Most internal displacement in East Africa’s Burundi due to rise of Lake Tanganyika
Hundreds of displaced families surveyed said they have no hope of returning home
Climate shocks, mainly the rapid and significant rise of Lake Tanganyika, caused at least 84 per cent internal migration in East Africa’s Burundi in the recent years, according to Save the Children, a global independent organisation for children.
Floods, storms and landslides led to a new displacement crisis in the region where at least 103,305 people were dislodged due to effects of climate change, the agency noted in a statement released September 19, 2021.
Burundi is among the 20 countries most vulnerable to climate change. It has the most people living along the shores of Lake Tanganyika among the four countries bordering it.
The lake — Africa's second-largest — rose to 776.4 metres above sea level in April compared to the normal average of 772.7 metres, due to heavy storms and subsequent flooding and landslides.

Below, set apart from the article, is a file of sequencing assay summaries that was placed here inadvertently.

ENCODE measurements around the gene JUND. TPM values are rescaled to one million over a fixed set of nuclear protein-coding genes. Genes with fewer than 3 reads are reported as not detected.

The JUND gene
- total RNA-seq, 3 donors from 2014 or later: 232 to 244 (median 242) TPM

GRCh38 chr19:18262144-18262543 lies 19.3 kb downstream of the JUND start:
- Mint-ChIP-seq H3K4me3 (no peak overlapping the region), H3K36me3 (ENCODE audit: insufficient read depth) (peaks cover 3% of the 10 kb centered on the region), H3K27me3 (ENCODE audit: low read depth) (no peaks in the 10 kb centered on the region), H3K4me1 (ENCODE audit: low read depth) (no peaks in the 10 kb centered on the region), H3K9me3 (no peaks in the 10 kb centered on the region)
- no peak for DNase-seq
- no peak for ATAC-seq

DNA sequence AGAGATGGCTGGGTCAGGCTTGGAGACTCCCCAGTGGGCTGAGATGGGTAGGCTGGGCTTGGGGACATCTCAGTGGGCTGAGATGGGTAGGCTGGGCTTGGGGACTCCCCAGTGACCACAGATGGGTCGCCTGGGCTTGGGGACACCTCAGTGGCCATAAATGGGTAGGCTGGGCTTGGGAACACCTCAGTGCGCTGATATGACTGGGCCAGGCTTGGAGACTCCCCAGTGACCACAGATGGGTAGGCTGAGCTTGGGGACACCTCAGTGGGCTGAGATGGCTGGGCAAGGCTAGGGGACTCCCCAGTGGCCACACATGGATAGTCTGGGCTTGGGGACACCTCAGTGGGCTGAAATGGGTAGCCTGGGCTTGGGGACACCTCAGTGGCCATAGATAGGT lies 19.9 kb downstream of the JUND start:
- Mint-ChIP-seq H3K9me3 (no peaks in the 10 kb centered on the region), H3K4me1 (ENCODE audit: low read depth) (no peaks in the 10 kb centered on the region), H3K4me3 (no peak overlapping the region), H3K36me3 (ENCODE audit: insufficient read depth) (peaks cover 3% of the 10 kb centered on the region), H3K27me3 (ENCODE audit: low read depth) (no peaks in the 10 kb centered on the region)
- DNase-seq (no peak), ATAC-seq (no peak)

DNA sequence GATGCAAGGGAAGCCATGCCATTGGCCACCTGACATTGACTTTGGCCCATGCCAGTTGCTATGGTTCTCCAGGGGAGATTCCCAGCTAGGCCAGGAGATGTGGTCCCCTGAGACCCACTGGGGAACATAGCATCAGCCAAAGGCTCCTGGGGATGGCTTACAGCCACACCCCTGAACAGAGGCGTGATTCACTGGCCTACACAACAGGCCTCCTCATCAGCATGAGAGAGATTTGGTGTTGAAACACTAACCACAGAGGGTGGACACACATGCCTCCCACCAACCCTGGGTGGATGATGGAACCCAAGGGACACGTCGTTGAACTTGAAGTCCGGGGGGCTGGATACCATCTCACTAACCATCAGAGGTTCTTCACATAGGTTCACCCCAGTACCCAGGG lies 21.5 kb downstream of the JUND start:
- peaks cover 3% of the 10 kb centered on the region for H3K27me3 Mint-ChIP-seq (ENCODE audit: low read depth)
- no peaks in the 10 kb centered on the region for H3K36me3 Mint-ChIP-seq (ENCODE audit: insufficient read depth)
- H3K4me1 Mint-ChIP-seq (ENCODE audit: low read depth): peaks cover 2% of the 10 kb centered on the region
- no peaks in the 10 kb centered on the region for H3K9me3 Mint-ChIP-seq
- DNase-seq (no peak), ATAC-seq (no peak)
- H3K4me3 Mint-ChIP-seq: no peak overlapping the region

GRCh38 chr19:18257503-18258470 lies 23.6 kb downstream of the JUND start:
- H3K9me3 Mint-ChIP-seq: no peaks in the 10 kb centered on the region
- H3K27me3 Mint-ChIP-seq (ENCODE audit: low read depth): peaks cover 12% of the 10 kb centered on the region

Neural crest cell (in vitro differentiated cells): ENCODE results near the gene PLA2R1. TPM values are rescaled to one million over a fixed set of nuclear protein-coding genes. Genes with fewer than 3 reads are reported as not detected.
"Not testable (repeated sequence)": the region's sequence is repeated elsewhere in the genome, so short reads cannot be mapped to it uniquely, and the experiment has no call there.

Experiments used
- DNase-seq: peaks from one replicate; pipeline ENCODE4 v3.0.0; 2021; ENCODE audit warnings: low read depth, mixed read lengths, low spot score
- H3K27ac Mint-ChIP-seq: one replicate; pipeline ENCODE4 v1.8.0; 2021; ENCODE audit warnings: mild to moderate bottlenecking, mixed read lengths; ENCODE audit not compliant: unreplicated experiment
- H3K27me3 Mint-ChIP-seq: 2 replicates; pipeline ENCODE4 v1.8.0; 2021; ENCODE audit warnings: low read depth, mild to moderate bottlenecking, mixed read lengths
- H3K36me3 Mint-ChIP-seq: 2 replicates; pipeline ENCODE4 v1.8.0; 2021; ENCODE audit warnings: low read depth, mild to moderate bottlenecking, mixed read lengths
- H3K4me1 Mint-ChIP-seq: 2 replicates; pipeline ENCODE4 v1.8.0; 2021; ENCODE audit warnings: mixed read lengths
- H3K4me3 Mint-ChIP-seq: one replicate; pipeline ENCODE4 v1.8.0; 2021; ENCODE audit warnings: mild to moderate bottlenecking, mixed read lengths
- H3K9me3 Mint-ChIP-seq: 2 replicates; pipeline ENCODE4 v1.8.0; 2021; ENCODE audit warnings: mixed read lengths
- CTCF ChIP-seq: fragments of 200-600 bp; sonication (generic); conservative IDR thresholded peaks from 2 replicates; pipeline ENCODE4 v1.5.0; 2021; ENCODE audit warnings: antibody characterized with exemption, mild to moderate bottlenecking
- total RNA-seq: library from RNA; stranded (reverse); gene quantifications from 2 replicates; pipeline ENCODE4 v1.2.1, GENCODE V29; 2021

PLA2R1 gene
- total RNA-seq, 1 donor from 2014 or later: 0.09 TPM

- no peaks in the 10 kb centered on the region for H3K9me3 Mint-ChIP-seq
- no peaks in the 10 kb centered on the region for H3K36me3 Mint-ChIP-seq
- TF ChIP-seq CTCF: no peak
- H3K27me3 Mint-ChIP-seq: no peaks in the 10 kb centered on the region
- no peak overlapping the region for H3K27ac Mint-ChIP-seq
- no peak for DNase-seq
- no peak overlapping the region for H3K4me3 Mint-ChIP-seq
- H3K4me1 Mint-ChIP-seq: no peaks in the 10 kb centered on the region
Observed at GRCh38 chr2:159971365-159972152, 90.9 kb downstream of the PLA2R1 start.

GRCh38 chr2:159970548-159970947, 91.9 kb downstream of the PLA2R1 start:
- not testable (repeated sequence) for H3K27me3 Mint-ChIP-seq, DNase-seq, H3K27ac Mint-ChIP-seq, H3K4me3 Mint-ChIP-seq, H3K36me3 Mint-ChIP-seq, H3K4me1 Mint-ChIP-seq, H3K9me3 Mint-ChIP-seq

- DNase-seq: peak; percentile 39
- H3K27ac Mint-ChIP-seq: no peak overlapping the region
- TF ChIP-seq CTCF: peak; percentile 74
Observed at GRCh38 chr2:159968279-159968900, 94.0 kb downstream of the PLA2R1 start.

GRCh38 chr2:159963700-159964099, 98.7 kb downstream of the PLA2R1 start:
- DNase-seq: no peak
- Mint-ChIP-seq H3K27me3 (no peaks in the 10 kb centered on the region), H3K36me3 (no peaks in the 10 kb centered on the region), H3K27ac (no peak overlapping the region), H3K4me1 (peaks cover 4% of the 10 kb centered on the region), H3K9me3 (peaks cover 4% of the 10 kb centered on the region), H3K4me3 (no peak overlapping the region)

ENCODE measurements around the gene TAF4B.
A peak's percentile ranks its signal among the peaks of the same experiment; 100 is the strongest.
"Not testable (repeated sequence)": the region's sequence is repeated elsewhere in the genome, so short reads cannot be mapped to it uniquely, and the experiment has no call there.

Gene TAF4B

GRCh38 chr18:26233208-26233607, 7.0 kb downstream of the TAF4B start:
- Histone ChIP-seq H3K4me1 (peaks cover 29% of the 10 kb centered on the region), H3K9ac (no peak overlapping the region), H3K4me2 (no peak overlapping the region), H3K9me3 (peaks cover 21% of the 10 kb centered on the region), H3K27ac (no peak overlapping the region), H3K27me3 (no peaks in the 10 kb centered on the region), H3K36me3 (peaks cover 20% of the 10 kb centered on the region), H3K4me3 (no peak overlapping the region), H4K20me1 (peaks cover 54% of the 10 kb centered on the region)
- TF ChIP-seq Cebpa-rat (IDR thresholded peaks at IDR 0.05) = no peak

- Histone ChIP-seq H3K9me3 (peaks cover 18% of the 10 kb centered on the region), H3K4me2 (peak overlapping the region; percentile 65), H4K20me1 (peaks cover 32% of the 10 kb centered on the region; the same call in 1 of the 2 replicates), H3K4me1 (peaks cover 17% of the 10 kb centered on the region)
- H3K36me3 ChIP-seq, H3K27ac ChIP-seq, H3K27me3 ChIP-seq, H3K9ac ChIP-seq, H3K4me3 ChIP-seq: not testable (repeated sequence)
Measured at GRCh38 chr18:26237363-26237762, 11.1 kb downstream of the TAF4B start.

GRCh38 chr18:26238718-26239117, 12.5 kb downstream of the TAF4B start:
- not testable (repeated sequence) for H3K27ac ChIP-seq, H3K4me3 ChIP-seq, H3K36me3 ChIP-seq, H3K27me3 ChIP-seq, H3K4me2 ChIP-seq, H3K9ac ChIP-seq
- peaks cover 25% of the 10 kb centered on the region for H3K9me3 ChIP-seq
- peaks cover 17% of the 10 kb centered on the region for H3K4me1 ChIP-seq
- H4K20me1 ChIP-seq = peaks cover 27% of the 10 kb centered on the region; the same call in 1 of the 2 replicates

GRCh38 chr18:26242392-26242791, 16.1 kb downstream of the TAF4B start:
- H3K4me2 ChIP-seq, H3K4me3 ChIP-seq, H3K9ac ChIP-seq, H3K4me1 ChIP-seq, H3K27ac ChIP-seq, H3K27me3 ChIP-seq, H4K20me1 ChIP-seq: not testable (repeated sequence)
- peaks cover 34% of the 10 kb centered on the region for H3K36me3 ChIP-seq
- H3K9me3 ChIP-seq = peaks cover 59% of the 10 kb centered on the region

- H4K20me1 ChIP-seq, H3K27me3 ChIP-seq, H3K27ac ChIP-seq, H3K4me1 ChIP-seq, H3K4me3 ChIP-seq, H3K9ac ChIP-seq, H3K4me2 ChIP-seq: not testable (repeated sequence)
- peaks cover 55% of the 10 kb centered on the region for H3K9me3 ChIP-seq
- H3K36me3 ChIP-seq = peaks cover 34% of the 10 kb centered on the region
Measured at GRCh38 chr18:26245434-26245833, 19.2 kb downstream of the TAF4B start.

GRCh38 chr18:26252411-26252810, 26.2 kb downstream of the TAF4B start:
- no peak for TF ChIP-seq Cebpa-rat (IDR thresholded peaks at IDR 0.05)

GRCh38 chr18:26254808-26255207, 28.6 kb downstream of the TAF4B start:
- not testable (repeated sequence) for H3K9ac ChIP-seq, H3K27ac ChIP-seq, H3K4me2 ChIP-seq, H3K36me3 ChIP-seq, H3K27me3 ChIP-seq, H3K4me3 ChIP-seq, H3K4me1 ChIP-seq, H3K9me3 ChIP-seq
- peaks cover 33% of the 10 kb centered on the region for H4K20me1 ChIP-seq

Several homes and farms were inundated as a consequence, said Bernard Sindayihebura, an environmental management professor at the University of Burundi.
Hundreds of displaced families the agency surveyed this month said they have no hope of returning home because their land had been lost to the swollen lake.
Communities in the other three countries — Tanzania, Zambia and the Democratic Republic of Congo — have also been affected.
During the past two years, persistent heavy rain, followed by floods, landslides and strong winds, raised Lake Tanganyika to dangerous levels.
“People described waking up at night to find their homes and farms swallowed by the lake. Entire fields of crops have been wiped out,” Save the Children said. #globalwarming #climatechange #carboncompensation #bluesky #climateemergency #climatecrisis #blueskye #blueskyefoundation #compensate #greentechexchange #zerocarbon #climatenews
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